Thanks for sharing your thoughts Rick!


  • Thanks for your thoughts. I think that the phone book illustrations is a superb example of how church conduct their communications. We worry that if an announcement doesn't get in the bulletin or in the newsletter that no one will read it. Honestly, those mediums may not be the best way to get the word out.

    We need to focus a lot more attention to making our ministries and groups GOOD and less attention on making sure everyone knows about them. If your small group is well-planned, filled with lively conversation, and placed in a comfortable setting… people will tell their friends. That is so much more powerful than any bulletin announcement.

    • Another thought on being remarkable…

      Unfortunately, it seems like a lot of churches are striving for ordinary. A lot of churches use the same mission statements, the same strategies, the same sermon series, and the same music as other churches, but try to do it a little better than everyone.

      I also see a lot of churches striving to help their people live ordinary lives. The focus is often on helping people improve their marriage, raise good kids, get out of debt, live at peace with everyone around them. Not that there's anything wrong with those things, but we seem more intent telling people God can help them out of their pain and insecurity rather than that God wants them to leave their comfort zone and risk everything to join him in the remarkable adventure of building his kingdom.

  • I really can relate to this post. Any time I try out a newsletter, ad, press release, or anything else related to communication, I try to pay attention to what other groups are doing and what I like best. Usually my critiques of the communication strategies of others helps me see what I need to do. However, it usually takes someone other than myself to determine whether I've been successful at meeting my own criteria. 🙂

  • I think your communications need to support your congregational member.

    They need to have the confidence in the communication piece when they give it to a friend.

    I remember inviting some friends to our Christmas outreach and remember passing on the postcard invitation and seeing my friend examine the postcard.

    I had confidence to pass it on because I liked the design and I also had confidence in the Christmas outreach we were producing. So when they examined it I knew that the communication piece would be received positively whether they could come or not.

    It clearly communicated the what, why, when with the branding of the outreach event on it.

  • Another great summary and another great post. Thanks. I kept getting two different messages: 1. Be concise uncluttered and to the point (There's a lot more I can work on in that department), and, from other sources, encouragement to write the message out so people know more about what you are saying and thinking. Are these incompatible? When does concise become too little? Or clear tight writing become clutter? But I guess this is a bit of the topic of advertising. I very much agree with what Kem has said.

  • Actually plenty of advertising works – Because it builds relationships. Plenty of church advertising doesnt work because it doesnt: find the pain and increase it; find the relationship connection and basically it is just pretty terrible.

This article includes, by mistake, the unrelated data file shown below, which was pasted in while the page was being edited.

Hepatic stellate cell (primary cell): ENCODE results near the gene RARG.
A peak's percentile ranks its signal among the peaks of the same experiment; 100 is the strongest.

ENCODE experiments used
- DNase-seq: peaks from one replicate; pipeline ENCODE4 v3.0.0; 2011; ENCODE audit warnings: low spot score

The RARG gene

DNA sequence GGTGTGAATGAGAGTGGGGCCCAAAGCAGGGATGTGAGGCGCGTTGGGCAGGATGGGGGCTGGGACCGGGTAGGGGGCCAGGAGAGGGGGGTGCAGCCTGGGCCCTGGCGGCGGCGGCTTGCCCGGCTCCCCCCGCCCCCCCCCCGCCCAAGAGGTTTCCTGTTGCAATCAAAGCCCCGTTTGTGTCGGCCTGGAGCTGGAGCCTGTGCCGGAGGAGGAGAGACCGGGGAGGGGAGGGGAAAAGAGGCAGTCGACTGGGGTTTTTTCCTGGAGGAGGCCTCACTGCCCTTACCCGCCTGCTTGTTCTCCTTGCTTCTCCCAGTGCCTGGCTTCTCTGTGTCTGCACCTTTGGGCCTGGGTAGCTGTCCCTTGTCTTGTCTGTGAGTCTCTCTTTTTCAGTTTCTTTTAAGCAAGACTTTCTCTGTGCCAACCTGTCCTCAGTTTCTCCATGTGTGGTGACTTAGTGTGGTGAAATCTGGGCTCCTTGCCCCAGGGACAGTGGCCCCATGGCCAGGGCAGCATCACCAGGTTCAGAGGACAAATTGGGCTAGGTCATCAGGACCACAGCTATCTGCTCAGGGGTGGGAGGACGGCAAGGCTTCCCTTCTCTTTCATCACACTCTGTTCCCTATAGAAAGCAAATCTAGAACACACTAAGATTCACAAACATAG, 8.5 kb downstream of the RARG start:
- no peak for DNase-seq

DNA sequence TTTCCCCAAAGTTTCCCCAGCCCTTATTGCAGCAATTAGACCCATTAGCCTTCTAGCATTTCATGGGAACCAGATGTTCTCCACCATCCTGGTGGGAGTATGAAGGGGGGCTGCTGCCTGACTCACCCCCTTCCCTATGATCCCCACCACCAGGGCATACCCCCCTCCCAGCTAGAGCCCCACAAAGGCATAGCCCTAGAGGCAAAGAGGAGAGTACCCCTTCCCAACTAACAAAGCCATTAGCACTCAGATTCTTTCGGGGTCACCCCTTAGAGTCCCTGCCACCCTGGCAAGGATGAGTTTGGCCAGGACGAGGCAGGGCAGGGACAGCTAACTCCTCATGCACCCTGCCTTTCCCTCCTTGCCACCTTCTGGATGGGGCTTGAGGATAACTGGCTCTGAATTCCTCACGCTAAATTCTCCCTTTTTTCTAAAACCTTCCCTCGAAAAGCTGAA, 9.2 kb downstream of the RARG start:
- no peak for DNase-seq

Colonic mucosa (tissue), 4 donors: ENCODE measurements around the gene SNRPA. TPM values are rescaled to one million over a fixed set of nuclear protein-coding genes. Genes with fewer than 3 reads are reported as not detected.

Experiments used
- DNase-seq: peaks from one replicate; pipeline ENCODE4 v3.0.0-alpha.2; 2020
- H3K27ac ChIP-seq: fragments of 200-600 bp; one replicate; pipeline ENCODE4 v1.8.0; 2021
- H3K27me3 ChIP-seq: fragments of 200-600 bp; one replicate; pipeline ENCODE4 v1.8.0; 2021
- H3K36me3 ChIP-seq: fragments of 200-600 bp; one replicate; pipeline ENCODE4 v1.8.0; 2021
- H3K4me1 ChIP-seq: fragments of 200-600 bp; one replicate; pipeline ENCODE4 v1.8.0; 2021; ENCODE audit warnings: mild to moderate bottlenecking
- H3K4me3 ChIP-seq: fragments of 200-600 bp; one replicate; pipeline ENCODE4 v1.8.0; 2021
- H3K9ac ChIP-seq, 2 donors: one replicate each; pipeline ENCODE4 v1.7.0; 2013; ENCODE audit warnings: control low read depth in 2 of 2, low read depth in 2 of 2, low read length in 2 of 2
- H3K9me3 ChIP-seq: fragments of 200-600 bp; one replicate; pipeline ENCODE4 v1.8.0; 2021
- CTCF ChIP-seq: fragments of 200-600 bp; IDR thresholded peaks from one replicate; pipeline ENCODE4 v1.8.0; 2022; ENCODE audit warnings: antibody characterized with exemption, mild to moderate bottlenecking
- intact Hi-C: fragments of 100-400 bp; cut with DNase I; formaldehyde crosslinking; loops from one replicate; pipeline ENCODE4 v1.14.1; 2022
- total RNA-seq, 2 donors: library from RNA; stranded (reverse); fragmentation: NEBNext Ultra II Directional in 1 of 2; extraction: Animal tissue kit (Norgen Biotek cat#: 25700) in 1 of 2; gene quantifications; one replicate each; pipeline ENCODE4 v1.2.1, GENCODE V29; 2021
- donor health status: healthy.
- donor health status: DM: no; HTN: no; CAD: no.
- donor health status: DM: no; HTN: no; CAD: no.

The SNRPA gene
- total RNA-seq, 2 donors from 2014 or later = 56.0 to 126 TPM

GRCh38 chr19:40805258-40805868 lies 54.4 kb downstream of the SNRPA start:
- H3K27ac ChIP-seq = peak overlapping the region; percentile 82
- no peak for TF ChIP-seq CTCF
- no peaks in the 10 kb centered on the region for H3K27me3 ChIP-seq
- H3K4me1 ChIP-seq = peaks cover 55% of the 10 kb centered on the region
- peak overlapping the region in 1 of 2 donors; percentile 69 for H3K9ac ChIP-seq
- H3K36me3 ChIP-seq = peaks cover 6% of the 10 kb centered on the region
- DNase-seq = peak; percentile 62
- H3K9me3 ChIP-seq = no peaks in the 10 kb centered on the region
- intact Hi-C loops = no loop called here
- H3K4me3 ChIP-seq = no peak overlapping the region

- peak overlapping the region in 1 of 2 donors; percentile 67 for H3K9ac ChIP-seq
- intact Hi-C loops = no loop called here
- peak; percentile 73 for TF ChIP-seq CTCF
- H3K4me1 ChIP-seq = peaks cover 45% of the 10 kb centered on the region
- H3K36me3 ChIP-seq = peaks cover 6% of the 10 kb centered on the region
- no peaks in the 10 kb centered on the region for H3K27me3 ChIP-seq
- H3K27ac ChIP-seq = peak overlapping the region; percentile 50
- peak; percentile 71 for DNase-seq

Advertising also need to advertise to the networkers – not to everyone – just the people who will tell people.
    Plenty of sermons also dont work – same sorts of reasons: didnt build a relationship; didnt find the pain and increase it so I can hear what you have to say- lets get rid of those preachers as well!

  • This is a great conversation. We're working on taking our graphics down to a more simplified level, too. Keeping the logo, the where, when and how with a graphic that paints a picture taking us straight to the point. Boom, there it is. It's something that can be incorporated into a variety of media…billboards, posters, postcards, website graphics, church announcement videos, facebook…whatever works for your audience. It is truly an exciting thing when the staff wants to make all of this custom to our environment, rather than trying to keep up with the Jones'. We're a growing church plant in a small town, not metro, so we need to reach the people where we are at.

    Connecting with the people that "tell" the people is huge. So often our volunteers are out there getting the job done that they miss out on what is going on. The leaders of the volunteers have to come up with ways to communicate info to their teams. Often, relationships get that done; rather than handing them a bulletin on their way to serve in the nursery, parking team, etc.

  • […] 3) The Myth: Advertising Creates Interest <– Less Clutter, Less Noise Amber is soon to be wife (January 29th, 2011), sister to the funniest kid she has ever met, and privileged to serve at such a wonderful church as Community Church. She has been in involved in ministering to children and youth for 10 years. This is her debut guest blogging but you can check out more of her thoughts at or follow her on Twitter: @msamberuh communications change, Less Clutter Less Noise Three Dimensions of a Total Church Communications Strategy […]